It is difficult to describe something as profoundly beautiful and grand as the Hudson River. From the time you enter the New York Harbor you are immersed in her energy. The NY Harbor is actually where she ends. The culminating point for this huge waterway originates in the Adirondack Mountains. I love this river. This would be my fifth time to sail her home. Remember in Genesis, on the fifth day God created creatures that live in the sea and creatures that fly? Hold that thought… As we entered the NY Harbor I said to David, I thought there was a submarine between the two channels (the NY City channel and the other to Sandy Hook, NJ). At that very moment, a pair of humpback whales breached the surface. They surfaced again, and we were astounded. We entered the shipping channel into NYC next to two yachts, an enormous cargo barge, and a pair of humpback whales.
We made our way under the Varrazano Narrows Bridge connecting Staten Island and Brooklyn, past The Statue of Liberty, Ellis Island, along the Manhattan shoreline, and into the waters of the Hudson River. My fifth pilgrimage up the mighty Hudson River. Five, the number that represents dharma. Since I don’t believe in coincidences, this journey must indeed reflect my soul’s purpose. Not what I am, but how I am.
Writing this, I am wondering what word(s) can I use to describe NYC? I hear the word, “dense” and this works for me. It works across reasons. The obvious ones are the physical ones, like millions of people are packed together in a million buildings on both sides of this narrow section of the river. Density is also another way to describe “how we are” in these bodies we inhabit. On this particular morning, I request that we continue on our way north, and not drop our anchor behind the statue as planned. The density feels contagious and I want to lighten up. We agree to cruise on and set a course for Croton-on-the-Hudson and Half Moon Bay Marina. And it happens then that I feel immensely lighter. A planned five hour day turns to a nine hour day and a grand way to meet the Hudson River.
The Hudson is 315 miles long and we intended to cover them ahead of the throng of cruisers behind us. You see, there’s a legendary marina in New Baltimore, NY (Shady Harbor) that has an annual pig roast and blessing of the boats each spring. MANY boats will be there on the following Saturday. It’s ironic that we are pushing on to avoid the celebration as David would enjoy a pig roast and I love the blessing of the boats, but the pull to ease the burden of density wins out; again and again. We pass the places now familiar to us. Westpoint, the mansions and historic sites along her shores and among her hillsides, her lighthouses, her bridges, and all her creatures. Blessed by the company of eagles, osprey, sturgeons, gulls, and more. We travel on.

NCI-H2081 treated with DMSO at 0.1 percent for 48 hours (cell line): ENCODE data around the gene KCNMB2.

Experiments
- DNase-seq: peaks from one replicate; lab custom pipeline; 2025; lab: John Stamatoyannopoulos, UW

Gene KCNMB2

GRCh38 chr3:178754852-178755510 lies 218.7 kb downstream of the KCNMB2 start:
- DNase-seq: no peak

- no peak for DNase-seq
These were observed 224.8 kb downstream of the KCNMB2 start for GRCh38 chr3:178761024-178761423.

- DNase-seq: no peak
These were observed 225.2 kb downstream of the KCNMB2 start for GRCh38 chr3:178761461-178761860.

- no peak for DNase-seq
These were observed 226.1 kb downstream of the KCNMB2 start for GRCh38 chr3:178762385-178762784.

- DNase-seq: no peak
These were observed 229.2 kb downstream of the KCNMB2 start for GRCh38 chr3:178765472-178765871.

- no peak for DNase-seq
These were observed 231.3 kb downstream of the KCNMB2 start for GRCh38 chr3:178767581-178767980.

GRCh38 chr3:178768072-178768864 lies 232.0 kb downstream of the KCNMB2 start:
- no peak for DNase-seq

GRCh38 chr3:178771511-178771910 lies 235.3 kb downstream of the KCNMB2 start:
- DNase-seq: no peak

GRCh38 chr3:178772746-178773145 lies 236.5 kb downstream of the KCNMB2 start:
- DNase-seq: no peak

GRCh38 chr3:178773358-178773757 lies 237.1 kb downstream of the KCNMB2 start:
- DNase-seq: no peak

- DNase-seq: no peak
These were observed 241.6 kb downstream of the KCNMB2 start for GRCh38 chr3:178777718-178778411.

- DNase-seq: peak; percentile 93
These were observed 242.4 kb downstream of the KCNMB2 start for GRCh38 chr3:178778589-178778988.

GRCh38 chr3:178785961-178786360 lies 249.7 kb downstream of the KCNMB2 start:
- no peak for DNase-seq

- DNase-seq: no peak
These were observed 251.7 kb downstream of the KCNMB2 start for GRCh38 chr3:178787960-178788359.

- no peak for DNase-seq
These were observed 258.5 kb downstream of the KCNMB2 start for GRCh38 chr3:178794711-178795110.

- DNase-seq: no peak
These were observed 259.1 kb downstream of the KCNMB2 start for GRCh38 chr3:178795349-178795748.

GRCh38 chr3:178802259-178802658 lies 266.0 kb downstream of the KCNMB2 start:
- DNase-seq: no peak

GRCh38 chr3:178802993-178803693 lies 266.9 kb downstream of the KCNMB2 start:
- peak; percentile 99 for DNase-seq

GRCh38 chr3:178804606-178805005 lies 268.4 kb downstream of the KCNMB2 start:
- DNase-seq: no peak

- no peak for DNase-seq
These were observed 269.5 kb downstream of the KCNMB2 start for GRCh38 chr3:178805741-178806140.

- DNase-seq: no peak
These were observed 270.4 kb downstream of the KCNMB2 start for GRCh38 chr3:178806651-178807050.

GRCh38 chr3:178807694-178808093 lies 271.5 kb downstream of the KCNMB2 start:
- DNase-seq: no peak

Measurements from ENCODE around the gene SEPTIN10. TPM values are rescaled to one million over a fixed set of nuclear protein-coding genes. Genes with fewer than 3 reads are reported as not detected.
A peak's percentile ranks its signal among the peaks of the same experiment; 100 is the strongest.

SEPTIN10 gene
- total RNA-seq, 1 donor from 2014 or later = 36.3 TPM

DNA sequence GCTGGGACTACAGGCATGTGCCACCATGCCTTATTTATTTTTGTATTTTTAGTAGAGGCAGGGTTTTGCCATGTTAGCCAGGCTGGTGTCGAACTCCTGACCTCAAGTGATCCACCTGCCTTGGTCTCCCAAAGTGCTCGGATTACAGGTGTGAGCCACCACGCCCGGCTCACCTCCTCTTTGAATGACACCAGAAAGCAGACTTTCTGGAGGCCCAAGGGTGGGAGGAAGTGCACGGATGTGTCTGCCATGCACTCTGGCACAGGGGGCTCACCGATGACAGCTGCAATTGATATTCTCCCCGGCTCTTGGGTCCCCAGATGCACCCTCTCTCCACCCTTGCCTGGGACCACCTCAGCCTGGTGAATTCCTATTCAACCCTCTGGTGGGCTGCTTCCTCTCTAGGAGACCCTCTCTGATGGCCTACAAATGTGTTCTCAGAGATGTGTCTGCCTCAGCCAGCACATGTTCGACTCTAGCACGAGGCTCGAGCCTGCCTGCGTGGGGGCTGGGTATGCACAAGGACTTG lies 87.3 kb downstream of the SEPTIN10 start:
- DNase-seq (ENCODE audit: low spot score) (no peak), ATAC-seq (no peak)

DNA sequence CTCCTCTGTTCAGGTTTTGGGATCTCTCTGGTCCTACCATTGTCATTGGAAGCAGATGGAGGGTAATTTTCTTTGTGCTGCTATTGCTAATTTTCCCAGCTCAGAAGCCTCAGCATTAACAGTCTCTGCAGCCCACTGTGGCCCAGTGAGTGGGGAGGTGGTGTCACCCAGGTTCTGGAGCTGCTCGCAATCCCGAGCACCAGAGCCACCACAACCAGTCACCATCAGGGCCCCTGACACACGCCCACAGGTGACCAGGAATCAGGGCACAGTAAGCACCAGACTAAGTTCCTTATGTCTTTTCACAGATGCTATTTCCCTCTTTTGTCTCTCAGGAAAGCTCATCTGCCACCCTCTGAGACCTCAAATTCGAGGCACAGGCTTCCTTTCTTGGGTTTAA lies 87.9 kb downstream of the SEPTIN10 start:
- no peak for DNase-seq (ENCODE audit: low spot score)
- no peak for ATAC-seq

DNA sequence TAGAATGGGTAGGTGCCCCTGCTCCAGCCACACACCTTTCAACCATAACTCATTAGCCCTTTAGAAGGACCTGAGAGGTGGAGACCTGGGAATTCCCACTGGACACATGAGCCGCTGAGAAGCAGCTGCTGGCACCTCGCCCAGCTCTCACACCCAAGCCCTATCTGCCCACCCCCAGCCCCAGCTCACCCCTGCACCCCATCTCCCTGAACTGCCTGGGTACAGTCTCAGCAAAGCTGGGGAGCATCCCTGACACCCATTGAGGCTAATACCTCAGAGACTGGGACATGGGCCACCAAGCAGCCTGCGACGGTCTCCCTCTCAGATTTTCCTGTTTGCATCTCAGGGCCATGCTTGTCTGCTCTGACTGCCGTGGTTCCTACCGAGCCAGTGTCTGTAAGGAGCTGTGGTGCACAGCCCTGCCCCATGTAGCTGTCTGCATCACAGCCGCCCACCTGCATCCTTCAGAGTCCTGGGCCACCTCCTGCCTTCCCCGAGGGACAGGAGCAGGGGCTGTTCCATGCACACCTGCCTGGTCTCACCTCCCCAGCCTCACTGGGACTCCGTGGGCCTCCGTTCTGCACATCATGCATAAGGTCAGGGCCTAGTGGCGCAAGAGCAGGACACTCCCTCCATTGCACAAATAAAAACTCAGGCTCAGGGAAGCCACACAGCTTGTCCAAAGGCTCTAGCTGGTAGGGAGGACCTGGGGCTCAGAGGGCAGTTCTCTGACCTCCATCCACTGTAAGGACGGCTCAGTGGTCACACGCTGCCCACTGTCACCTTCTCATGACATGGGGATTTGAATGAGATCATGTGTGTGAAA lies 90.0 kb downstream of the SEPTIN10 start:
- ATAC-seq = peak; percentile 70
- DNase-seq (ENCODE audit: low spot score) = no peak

We spent one starry night behind Esepos Island on our anchor and then off to Shady Harbor Marina while it would be spacious and quiet. We prepare to stay three nights. One for boat maintenance, one for all the chores shore affords, and one because the wind is going to blow out of the south at 30 MPH. That windy day is a blessing. David reads, I paint birthday cards for Amanda’s twins, and friends we made in Marathon come howling up the river and adeptly bring their boat, ”Hardwork”, to the dock. We are all there to grab their lines and welcome them to this miraculous day.
Jen and Tom on Hardwork are stopping to prepare to make a loop up around Eastern Canada, around Maine, to Boston, back to NYC, and return to the Keys. I hope to see them again next winter. They remind me of our best us. I like the way they be. They are kind, they’re meticulous with their boat, they are exceedingly grateful for things, and they are expressive. A short story before signing off in images.
When we first arrived in Marathon, January 1, 2022, a couple were preparing to leave and they had purchased two bicycles at the Pawn Shop. They opted to not load them up for their trip back to New England and offered them to us. We happily accepted the bikes and I peddled like the wind around Marathon, but we also have a car there so mostly they sat on the bike rack. When Jen and Tom arrived they borrowed the bikes. They loved the bikes and praised the bikes construction and performance. We suggested they take the bikes with them. Tom cleaned up their bright yellow bodies a bit, put new tires on them and added baskets. When they took off, a month ahead of us, they loaded them on their upper deck and departed. I wasn’t around that particular morning, but Jen tried to sneak money inside a book she was returning to me, David discovered it and refused it. A gift is a gift no matter its value. SO when we were reunited in New Baltimore, Jen pulled some Shady Harbor shadiness and had wine delivered to our boat and then they left a gift bag with luscious local hemp oil for me and a beautiful card, ”We are enjoying the bikes. Thank you”! Here’s the thing. I had seen that oil in the ship store and held it in my hand. I read about the maker and the nonprofit they helped fund with their sales. I had put it back, twice. It felt like too much. It was meant for me after all. More importantly, it was meant for them to give to me. That is the incredible lightness of being. Or as Joe Henry wrote about, ”The Gospel According to Water”.
We left Shady Harbor amid an early morning rainstorm and headed to the Champlain Canal. Eleven locks to carry us from the Hudson River into our beloved lake between the Adirondacks and the Green Mountains. Two nights on free walls in the Canal and then a glorious morning ride up the lake propelled by a lightness of being, love, and gratitude; drenched in the beautiful scent of Farmhouse Fresh Hemp Body Oil.